“Before this bill was passed, I was nervous to be a trans person in North Carolina; I was especially nervous in bathrooms. I worried that someone would somehow notice that I didn’t have the same parts as them or read me as female and harass me,” said Connor Smith, a transgender man living in North Carolina. “Now that this bill has passed, it’s terrifying, because if my worst fears come true, I feel like I won’t have the law on my side. And all of this just for trying to pee!”
Connor’s comments highlight the fear that many transgender people in North Carolina are feeling about the passage of House Bill 2, an increasingly controversial piece of legislation regarding bathroom access for the transgender community and, even wider, equal accommodation access for the entire LGBT community.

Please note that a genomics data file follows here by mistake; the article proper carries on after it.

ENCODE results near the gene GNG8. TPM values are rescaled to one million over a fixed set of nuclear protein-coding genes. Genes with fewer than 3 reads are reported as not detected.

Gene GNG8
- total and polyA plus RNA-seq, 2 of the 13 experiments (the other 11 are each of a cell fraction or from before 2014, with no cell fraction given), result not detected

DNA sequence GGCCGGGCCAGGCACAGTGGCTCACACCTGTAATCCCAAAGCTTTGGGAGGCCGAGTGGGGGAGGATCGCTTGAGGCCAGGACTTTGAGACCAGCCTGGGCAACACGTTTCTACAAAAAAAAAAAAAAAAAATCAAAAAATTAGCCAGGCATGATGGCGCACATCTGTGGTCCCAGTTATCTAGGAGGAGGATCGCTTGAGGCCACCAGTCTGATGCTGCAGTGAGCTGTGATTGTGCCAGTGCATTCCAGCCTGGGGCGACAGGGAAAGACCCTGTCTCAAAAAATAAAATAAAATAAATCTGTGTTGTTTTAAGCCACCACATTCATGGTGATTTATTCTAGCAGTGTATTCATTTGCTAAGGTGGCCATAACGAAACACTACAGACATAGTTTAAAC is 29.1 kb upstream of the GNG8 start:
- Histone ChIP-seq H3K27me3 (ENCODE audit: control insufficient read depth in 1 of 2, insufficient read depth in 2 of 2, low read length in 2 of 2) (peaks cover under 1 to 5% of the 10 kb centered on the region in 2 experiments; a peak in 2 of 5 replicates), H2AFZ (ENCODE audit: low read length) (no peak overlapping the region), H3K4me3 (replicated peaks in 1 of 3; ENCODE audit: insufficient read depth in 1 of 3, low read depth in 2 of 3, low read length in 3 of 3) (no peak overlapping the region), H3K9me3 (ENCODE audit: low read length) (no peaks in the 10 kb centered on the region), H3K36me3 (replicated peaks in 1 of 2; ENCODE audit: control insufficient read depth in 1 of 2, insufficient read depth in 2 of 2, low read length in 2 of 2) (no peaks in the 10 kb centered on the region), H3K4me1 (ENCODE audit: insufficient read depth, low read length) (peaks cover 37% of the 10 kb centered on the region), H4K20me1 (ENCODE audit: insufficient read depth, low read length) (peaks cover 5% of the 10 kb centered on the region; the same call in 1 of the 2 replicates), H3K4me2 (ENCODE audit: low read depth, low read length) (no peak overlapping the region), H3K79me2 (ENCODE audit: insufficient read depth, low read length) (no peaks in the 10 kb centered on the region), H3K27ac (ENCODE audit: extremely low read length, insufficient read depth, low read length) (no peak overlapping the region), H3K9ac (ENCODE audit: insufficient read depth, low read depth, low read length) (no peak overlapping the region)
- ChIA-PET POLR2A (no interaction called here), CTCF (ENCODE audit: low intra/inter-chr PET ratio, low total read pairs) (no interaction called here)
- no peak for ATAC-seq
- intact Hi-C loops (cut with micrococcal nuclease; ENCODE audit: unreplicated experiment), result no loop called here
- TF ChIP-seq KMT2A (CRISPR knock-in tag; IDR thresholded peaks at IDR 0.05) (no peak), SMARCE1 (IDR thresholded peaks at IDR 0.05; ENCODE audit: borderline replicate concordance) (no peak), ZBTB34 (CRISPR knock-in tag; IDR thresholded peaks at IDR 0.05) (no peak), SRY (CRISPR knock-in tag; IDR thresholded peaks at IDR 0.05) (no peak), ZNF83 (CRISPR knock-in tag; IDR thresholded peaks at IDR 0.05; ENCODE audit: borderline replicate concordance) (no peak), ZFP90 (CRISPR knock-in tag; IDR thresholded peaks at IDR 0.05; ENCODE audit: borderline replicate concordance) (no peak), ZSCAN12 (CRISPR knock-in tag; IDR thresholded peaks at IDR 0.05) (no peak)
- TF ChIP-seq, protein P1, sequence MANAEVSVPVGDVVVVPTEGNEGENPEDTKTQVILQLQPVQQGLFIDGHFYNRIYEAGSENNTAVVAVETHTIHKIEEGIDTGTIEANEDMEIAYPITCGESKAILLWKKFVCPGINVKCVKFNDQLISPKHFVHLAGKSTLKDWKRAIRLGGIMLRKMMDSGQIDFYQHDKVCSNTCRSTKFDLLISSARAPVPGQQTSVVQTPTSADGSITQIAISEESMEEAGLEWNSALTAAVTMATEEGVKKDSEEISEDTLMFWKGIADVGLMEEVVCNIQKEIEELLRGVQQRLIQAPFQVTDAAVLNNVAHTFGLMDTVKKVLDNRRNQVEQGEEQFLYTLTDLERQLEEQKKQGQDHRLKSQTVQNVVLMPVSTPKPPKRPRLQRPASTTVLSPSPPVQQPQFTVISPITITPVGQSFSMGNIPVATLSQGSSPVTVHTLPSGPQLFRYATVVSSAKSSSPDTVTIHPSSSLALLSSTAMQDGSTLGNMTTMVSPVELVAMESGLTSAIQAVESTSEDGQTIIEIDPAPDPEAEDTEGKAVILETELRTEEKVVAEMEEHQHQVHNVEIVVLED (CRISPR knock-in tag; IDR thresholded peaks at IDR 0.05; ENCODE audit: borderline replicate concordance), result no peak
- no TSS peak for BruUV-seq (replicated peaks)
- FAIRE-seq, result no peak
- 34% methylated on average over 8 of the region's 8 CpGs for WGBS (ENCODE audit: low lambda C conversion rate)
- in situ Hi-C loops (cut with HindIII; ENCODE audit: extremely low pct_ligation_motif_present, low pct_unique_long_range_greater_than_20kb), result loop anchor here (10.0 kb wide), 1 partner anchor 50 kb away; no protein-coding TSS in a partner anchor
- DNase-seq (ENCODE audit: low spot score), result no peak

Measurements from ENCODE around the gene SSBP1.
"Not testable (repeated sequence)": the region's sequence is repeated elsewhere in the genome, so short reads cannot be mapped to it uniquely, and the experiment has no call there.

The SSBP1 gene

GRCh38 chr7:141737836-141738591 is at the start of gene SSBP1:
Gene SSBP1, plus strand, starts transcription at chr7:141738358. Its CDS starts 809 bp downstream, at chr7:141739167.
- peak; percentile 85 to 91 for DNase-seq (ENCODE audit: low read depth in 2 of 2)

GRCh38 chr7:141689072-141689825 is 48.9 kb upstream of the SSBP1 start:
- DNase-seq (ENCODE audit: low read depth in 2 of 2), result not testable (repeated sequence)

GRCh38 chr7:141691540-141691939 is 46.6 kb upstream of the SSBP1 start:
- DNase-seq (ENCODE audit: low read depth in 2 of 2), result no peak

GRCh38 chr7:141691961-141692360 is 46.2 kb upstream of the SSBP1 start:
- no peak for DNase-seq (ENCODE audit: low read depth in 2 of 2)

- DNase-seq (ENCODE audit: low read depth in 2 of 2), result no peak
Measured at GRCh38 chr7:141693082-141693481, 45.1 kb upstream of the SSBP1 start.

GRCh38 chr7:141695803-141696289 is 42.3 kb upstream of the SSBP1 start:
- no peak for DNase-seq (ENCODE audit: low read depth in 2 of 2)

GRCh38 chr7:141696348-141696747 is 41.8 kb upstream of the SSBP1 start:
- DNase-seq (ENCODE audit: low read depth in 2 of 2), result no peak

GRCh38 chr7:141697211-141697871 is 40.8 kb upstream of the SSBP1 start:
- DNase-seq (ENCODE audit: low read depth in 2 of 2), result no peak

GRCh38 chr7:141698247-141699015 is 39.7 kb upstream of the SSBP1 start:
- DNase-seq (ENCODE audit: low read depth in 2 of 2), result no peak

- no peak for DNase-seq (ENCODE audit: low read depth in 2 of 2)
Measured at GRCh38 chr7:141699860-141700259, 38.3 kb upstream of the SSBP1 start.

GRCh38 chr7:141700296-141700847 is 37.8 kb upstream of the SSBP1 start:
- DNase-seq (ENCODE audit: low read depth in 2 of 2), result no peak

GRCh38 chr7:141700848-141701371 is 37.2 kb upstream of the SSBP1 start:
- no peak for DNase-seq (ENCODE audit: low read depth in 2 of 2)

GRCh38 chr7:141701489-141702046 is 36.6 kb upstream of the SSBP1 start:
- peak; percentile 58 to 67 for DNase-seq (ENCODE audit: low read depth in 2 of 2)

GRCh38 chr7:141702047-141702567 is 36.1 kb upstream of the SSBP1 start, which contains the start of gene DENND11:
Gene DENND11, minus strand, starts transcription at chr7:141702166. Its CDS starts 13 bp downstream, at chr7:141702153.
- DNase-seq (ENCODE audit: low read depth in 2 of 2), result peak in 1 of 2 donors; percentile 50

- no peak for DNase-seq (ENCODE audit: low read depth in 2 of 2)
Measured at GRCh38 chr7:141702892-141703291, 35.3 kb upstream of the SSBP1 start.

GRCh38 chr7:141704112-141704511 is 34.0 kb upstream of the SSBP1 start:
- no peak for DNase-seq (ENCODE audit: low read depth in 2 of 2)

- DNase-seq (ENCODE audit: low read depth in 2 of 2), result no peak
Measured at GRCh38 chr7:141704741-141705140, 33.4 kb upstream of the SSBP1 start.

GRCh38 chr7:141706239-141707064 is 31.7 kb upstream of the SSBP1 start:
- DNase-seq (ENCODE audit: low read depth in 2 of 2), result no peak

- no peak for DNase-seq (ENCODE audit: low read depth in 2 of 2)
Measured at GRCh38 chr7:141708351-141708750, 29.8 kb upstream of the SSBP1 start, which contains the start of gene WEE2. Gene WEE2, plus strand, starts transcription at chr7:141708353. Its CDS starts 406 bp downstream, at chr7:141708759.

House Bill 2, titled the “Public Facilities Privacy and Security Act,” is at its heart a discriminatory piece of legislation that puts North Carolina on the map as one of the least LGBT-friendly states in the nation. The bill passed during a special session of the North Carolina General Assembly and was signed into law by the governor, all over the course of one day.The law’s discriminatory nature, the rhetoric surrounding its passage, and the spirit behind it show the intense disconnect between the leaders of North Carolina and one of the most vulnerable communities they are supposed to be protecting.
The first problems we see occur within the bill itself. It dictates that in schools and public buildings, multiple occupancy bathrooms must have a designated sex assignment and users must use the bathroom corresponding to the sex listed on their birth certificate. This disallows transgender people who have not changed their birth certificate (quite an ordeal in itself) from using the bathroom corresponding to their gender identity. For transgender people, and particularly transgender women (who are 1.6 times more likely to experience physical and sexual violence when compared to other survivors), going to the bathroom can already be a stressful event. It just became even more anxiety-inducing for members of the North Carolina trans community, as many of them will now be under pressure to use the bathroom they feel they don’t belong in.